Mrs. Theodosia Jackson, Principal of Jackson College of Education
Mrs Theodosia Jackson, Principal of Jackson College of Education

African leaders have been urged to be wary of donations from China in the form of Personal Protective Equipment (PPEs) and medical supplies as the COVID-19 global pandemic takes a toll on the continent.

This follows widespread reports of faulty and contaminated Chinese PPEs across the world.

There have been several reports of various countries including Australia, United Kingdom, Spain, Holland and Czech Republic rejecting a range of products meant to fight COVID-19 from China.


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Mrs Theodosia Jackson, Principal of Jackson College of Education who made the call in a statement, said Africa must subject such donations to strict scrutiny to avert further spread of the virus.

She said the rejection of certain Chinese PPEs in some parts of Europe must serve as a red flag for African leaders to be cautious in accepting donations from the Asian giant.

“All that glitter is not gold. Much as we need support to manage the pandemic, we must not endanger the lives of our people”, she cautioned.

She believes there is a sinister motive by the Chinese and some western countries to undermine the sovereignty of Africa and continue to manipulate the continent to satisfy their parochial interests.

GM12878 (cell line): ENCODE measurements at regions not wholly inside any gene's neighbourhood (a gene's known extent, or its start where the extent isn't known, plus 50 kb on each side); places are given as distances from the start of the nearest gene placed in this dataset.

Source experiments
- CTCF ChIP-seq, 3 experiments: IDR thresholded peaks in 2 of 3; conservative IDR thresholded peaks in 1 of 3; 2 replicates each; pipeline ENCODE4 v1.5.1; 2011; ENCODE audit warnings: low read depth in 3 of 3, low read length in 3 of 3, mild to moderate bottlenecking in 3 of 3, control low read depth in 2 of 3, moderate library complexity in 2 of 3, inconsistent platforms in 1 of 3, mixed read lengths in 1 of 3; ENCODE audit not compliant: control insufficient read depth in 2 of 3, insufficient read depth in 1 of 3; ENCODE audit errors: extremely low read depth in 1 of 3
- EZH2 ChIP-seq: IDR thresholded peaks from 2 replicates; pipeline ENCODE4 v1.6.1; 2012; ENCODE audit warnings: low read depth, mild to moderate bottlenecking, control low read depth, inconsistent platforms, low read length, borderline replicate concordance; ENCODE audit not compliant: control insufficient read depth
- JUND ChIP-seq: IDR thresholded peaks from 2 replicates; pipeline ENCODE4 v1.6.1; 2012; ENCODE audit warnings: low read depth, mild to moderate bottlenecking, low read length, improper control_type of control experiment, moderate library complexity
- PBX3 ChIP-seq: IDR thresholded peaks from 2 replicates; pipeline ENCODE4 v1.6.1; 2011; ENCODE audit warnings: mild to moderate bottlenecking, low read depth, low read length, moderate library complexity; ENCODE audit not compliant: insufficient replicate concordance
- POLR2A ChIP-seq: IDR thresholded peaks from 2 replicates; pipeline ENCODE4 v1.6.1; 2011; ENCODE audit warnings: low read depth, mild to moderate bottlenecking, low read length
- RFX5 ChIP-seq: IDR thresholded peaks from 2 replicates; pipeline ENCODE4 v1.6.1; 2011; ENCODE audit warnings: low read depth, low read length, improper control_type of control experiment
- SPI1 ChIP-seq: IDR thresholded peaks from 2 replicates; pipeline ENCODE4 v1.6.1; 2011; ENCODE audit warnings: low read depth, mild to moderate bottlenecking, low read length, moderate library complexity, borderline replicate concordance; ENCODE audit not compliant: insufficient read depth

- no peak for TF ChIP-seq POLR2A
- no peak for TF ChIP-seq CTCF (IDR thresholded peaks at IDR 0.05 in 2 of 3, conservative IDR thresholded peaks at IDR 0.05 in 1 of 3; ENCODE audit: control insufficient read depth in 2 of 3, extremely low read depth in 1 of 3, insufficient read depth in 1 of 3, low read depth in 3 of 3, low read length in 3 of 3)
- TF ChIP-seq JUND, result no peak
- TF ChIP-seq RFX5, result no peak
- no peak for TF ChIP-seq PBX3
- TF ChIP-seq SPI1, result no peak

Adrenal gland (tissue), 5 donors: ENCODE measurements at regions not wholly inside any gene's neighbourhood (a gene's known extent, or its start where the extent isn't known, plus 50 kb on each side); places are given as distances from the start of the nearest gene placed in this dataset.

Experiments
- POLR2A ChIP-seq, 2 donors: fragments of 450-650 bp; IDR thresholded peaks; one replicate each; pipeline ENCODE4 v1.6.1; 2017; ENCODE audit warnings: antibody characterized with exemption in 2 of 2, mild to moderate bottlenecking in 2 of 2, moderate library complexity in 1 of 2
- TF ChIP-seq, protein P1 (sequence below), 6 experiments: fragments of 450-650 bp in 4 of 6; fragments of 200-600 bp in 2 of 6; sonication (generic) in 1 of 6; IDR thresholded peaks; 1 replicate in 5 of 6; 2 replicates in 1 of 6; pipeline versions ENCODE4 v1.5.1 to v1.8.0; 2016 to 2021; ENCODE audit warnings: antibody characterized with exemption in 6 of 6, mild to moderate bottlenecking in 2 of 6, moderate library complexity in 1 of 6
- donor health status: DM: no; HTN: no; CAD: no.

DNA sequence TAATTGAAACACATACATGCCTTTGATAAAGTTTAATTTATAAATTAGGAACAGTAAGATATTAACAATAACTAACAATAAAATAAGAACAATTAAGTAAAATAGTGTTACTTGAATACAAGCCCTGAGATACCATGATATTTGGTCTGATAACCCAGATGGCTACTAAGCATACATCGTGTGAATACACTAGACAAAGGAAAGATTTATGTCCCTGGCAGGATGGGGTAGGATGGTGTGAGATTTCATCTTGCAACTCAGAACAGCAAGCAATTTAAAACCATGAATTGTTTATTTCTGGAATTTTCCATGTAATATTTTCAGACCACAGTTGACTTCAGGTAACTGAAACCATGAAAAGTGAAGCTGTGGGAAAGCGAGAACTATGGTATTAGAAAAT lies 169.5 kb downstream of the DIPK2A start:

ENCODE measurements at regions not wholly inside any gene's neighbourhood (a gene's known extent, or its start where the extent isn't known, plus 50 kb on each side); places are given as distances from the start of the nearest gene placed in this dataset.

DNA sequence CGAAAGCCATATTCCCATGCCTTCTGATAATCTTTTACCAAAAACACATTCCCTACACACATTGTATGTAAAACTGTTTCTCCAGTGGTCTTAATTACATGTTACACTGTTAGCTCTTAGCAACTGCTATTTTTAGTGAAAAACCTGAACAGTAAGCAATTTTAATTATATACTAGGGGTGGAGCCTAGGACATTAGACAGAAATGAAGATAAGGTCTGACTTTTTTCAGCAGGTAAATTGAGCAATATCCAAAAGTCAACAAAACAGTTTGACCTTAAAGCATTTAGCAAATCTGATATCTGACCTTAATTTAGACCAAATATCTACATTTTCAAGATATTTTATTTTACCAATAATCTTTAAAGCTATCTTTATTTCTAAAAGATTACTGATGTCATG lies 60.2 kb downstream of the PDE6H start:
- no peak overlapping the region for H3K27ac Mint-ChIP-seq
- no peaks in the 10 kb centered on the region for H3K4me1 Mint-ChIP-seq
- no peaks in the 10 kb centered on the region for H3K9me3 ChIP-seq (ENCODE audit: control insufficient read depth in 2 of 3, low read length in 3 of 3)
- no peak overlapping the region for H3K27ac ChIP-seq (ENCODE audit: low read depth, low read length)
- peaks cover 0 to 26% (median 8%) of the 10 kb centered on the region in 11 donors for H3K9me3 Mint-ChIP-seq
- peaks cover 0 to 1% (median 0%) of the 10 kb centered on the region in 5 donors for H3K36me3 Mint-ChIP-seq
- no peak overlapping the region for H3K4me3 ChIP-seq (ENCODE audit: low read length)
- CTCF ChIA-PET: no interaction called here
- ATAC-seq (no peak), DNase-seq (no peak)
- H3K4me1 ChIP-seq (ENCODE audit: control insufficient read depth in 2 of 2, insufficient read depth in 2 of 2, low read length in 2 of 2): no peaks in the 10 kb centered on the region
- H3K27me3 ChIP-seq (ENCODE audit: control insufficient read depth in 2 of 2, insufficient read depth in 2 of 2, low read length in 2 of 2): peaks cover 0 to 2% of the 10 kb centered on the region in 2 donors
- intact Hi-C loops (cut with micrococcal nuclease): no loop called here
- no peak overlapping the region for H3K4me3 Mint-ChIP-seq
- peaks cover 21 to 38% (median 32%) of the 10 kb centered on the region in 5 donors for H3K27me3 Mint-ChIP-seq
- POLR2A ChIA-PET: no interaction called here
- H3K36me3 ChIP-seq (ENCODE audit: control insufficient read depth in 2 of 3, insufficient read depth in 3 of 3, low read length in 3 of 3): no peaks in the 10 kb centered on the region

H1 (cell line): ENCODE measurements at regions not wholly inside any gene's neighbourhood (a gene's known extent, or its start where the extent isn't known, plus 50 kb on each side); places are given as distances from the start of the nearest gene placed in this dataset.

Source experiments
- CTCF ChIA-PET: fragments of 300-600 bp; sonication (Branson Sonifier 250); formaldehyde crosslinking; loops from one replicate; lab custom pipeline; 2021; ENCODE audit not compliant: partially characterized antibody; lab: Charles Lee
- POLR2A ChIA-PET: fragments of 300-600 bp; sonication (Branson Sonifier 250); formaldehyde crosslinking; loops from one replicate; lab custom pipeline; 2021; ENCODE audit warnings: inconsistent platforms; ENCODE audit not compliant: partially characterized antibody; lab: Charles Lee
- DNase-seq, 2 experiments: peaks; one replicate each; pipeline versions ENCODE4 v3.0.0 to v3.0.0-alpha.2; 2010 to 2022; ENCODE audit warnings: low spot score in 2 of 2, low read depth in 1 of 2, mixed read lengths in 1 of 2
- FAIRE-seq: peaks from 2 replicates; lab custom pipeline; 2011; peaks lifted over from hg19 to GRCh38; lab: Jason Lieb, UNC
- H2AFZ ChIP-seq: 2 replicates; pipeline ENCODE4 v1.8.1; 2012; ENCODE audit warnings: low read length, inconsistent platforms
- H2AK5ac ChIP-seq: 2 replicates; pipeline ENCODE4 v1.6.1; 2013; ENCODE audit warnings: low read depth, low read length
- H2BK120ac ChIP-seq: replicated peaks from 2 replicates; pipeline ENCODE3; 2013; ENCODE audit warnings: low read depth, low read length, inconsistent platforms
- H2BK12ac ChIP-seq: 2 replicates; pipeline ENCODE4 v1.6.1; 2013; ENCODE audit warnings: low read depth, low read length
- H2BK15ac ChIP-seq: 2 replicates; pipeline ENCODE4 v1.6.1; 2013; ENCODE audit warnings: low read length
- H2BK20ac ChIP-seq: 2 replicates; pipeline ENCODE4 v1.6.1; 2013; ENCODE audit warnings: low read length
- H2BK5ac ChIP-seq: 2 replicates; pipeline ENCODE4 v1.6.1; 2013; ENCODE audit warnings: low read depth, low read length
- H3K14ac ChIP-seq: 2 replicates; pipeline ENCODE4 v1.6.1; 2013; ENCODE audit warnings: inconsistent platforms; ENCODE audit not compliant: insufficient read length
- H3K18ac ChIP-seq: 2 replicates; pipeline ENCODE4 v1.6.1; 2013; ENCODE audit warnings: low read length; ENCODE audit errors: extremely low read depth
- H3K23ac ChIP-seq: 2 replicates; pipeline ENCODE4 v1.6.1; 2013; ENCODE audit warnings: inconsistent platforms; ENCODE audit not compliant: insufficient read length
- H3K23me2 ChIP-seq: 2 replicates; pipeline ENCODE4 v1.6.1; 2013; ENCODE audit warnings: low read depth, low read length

Mrs Jackson is also appalled by the suggestion by two French scientists that a coronavirus vaccine they are working on should be tested in Africa.

“Such level of disrespect to Africans must be a source of worry for African leaders to sit up and vigorously pursue an agenda to restore our dignity,” she bemoaned.

She applauded the Director General of the World Health Organisation, Tedros Adhanom Ghebreyesus, for the swift manner he condemned the statement by the two scientists.

She said Africa had been treated with contempt for far too long and urged heads of states on the continent to unite to build a prosperous and independent Africa capable of managing its own affairs.


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“Africa has no excuse to be poor with all the natural resources at our disposal. It is time for African leaders to begin to explore how best to harness our resources to make the continent self-sufficient,” she opined.

The overwhelming nature of the virus, she noted, is a wake-up call for African leaders to build the capacity of indigenous companies to meet local needs of the people in terms of production.

This, she said, would not only create jobs for the teeming unemployed youth but also improve the economy to enable the continent wean itself of foreign aid.